The San Francisco prevalence survey showed that 39.2% of the population had used cannabis. This is 3 times the prevalence found in the Amsterdam sample

    Source: Craig Reinarman, Peter D.A. Cohen and Hendrien L. Kaal, “The Limited Relevance of Drug Policy”

    Moreover, 51% of people who had smoked cannabis in San Francisco reported that they were offered heroin, cocaine or amphetamine the last time they purchased cannabis. In contrast, only 15% of Amsterdam residents who had ingested marijuana reported the same conditions. Prohibition is the ‘Gateway Policy’ that forces cannabis seekers to buy from criminals who gladly expose them to harder drugs.

    The indicators of death, disease and corruption are even much better in the Netherlands than in Sweden for instance, a country praised by UNODC for its “successful” drug policy.”

    The Netherlands also provides heroin on prescription under tight regulation to about 1500 long-term heroin addicts for whom methadone maintenance treatment has failed.

    The Dutch justice ministry announced, last year, the closure of eight prisons and cut 1,200 jobs in the prison system. A decline in crime has left many cells empty. There’s simply not enough criminals

    After waiting 24 hours, to no avail for this to be approved, I’ve decided to remove the links.

  30. Just me. says:

    KH: The National Highway Traffic Safety Administration did a roadside survey and showed on a weekend evening something like one in six people had a legal or illegal substance in their system. At least some of them are going to be high. When you are driving down the road, are you happy that one in six people have a drug in their system? I’m certainly not.

    LOL, Im not happy about the people texting or talking on the phone.Being a motorcycle rider, I see these dangers all the time(and many times almost got run over). Im much much less worried about a high driver who is paranoid and paying attention to the rode.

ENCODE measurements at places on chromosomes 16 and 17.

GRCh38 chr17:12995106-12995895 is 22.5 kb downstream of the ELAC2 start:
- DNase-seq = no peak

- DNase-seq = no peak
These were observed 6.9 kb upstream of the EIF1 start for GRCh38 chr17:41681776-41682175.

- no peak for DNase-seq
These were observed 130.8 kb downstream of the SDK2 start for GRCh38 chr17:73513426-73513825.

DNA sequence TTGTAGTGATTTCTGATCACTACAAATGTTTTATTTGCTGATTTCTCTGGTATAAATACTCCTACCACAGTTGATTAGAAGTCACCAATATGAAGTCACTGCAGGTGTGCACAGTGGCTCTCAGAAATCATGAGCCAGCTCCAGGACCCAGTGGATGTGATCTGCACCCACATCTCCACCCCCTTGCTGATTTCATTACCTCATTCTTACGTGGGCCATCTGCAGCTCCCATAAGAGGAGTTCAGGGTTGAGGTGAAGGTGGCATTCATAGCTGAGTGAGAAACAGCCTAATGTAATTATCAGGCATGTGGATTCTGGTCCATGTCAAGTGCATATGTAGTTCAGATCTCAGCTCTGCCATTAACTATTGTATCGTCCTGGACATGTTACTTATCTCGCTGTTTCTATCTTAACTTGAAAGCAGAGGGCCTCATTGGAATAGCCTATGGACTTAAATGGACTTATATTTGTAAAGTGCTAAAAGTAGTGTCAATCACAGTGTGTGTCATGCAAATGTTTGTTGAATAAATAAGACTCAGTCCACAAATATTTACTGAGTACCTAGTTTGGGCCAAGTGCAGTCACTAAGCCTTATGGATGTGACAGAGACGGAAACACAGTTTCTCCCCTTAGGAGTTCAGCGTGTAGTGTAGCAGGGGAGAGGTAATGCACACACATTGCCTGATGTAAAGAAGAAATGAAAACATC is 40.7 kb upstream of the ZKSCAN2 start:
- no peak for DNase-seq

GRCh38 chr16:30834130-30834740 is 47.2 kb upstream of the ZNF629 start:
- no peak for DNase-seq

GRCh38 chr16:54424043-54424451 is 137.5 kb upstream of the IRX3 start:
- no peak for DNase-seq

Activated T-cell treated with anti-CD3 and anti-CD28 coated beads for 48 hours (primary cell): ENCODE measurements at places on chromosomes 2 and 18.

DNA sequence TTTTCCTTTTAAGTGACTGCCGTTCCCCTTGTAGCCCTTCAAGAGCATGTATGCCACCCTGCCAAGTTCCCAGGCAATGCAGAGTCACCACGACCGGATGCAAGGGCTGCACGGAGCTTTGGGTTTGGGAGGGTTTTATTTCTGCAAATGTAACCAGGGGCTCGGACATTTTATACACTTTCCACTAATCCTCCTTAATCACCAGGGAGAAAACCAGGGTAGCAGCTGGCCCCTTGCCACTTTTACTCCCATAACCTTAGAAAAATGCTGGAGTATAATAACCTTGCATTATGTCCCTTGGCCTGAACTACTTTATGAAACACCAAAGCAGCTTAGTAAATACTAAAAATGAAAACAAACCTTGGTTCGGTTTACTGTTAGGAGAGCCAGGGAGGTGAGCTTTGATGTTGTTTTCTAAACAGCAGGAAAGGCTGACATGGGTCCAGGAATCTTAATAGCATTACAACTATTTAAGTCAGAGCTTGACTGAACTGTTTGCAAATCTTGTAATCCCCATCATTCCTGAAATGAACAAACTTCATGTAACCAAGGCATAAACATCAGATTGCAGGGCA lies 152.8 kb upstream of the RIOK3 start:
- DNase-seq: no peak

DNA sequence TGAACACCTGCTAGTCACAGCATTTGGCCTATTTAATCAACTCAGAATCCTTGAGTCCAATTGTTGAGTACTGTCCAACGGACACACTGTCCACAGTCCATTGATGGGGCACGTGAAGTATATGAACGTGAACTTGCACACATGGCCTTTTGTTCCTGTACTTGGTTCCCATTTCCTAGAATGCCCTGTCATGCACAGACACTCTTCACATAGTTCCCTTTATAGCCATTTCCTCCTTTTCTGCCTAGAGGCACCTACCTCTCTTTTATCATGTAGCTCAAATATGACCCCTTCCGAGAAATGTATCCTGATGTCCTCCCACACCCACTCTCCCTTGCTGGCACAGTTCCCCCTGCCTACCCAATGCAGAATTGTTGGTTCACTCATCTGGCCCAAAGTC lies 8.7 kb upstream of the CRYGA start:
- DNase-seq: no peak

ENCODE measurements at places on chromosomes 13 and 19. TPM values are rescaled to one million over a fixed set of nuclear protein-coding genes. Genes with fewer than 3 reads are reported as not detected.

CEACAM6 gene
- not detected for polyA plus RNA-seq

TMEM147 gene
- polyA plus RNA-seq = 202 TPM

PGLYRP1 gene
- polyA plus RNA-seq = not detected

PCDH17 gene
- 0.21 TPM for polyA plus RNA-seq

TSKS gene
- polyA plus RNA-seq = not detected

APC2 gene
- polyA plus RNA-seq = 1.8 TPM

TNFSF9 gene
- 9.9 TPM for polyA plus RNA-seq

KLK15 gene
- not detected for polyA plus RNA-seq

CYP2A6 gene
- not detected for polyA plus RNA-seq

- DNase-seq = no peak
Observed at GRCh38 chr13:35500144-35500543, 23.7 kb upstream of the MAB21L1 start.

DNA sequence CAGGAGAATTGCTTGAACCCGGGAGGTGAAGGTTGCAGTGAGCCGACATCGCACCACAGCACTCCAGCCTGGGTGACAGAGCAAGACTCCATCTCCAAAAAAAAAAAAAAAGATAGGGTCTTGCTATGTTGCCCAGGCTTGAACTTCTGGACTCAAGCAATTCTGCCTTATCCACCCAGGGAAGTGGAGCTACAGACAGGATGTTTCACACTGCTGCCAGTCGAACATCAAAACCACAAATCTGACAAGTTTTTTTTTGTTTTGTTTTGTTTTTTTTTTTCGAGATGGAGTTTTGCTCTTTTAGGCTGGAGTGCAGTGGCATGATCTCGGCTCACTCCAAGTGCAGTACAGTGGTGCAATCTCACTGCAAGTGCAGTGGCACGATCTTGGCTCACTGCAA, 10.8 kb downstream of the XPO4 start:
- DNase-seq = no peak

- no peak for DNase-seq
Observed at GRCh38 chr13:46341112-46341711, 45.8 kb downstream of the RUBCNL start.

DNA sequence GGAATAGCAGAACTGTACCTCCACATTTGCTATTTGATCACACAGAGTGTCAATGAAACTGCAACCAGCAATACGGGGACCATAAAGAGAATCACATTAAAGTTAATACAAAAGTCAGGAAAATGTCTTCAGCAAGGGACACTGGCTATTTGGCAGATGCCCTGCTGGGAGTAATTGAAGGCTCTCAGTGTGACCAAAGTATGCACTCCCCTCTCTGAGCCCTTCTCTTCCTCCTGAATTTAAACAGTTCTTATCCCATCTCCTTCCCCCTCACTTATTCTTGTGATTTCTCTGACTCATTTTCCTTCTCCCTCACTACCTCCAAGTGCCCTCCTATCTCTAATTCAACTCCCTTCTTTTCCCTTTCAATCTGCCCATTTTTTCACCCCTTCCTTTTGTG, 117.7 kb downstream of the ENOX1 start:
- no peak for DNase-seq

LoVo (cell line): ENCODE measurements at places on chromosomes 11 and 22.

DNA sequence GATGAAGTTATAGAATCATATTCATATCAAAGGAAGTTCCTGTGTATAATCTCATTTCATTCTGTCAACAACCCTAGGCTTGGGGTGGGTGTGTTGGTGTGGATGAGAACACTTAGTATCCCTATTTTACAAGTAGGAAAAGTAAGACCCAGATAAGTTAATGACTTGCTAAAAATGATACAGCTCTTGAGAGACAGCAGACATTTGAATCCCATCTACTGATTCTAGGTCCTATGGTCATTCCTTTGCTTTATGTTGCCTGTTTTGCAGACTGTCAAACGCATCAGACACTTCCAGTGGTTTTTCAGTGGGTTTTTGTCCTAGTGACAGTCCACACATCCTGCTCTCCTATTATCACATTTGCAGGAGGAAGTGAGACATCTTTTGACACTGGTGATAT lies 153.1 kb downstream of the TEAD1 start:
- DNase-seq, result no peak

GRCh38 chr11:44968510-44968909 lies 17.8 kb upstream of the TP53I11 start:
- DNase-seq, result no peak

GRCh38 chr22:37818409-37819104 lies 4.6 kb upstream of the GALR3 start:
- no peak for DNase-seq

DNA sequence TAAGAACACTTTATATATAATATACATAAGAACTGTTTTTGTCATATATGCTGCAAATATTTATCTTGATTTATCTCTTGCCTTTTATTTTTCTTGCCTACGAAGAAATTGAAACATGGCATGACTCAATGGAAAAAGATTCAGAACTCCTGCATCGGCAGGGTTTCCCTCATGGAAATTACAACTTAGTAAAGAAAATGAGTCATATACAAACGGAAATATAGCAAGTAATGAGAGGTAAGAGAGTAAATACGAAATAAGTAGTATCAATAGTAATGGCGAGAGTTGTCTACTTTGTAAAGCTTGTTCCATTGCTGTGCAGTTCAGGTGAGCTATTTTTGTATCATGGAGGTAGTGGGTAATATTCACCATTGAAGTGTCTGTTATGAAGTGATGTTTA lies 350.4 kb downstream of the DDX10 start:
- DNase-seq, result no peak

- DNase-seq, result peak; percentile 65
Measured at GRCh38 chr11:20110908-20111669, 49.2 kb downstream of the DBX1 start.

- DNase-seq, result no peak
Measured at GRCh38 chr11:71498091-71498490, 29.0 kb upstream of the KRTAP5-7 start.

Please! For God Sakes!! Put the phone down!!

  31. Duncan20903 says:

    Yeah, what Just me said! …and don’t forget about the guys who don’t forget about the guys getting blowjobs. What’s next? Blowjobs getting criminalized? Oh right, like that could ever happen.

  32. allan420 says:

    … sigh…

    Not much to add, just head-shaking at Keith Humphries.

    Just a thought that occured as I read pete’s dissection and y’alls’ comments… LEAP’s press barrage in CA a couple of weeks ago was awesome, one of the best DPR moves in a long time. Why not lob a big stinker right on the steps of DC?

    If ALL the DPR orgs joined with the best and the brightest from LEAP for one day in a similarly orchestrated endeavor in our nation’s capitol it would be a wrecking ball swing at the WOD Wall. How many former police chiefs does LEAP have? A lot. (And there are some former LEO LEAPsters like Howard and J Michael who could be added, along with perhaps the CA NAACP’s Alice Hoffman and many others – Gary Johnson, George Schultz, Jeff Mirons…). Imagine a cadre of formr police chiefs calling out Kzar Droopy on the capitol steps… having his peers label him a liar should certainly garner a bit of press.

    See! That’s what happens when I smoke my herb…

    And I’ll join brian’s hat tip to Malcolm. If you folks want a lesson or two in the art of online debate Malcolm swings a sharpened cutlass and steers his pirate ship and mateys into any and all waters, openly and defiantly – and calmly! – taking on all comers.

    And a last smiley sidenote whilst I’m feeling optimistic – imagine the image of Howard Wooldridge astride Misty meeting Linda Taylor on the streets of Modesto. She was there to protest his legalization ride, with one other protester.

    I’ve offered to meet her in public debate but she refuses. It’s kinda like how we talk all our stuff right out here in the open (all over the wwweb) and they do it behind website walls of pwivacy. I guess the best conspiracies do occur right out in the open… especially when they’re conspiracies of truth.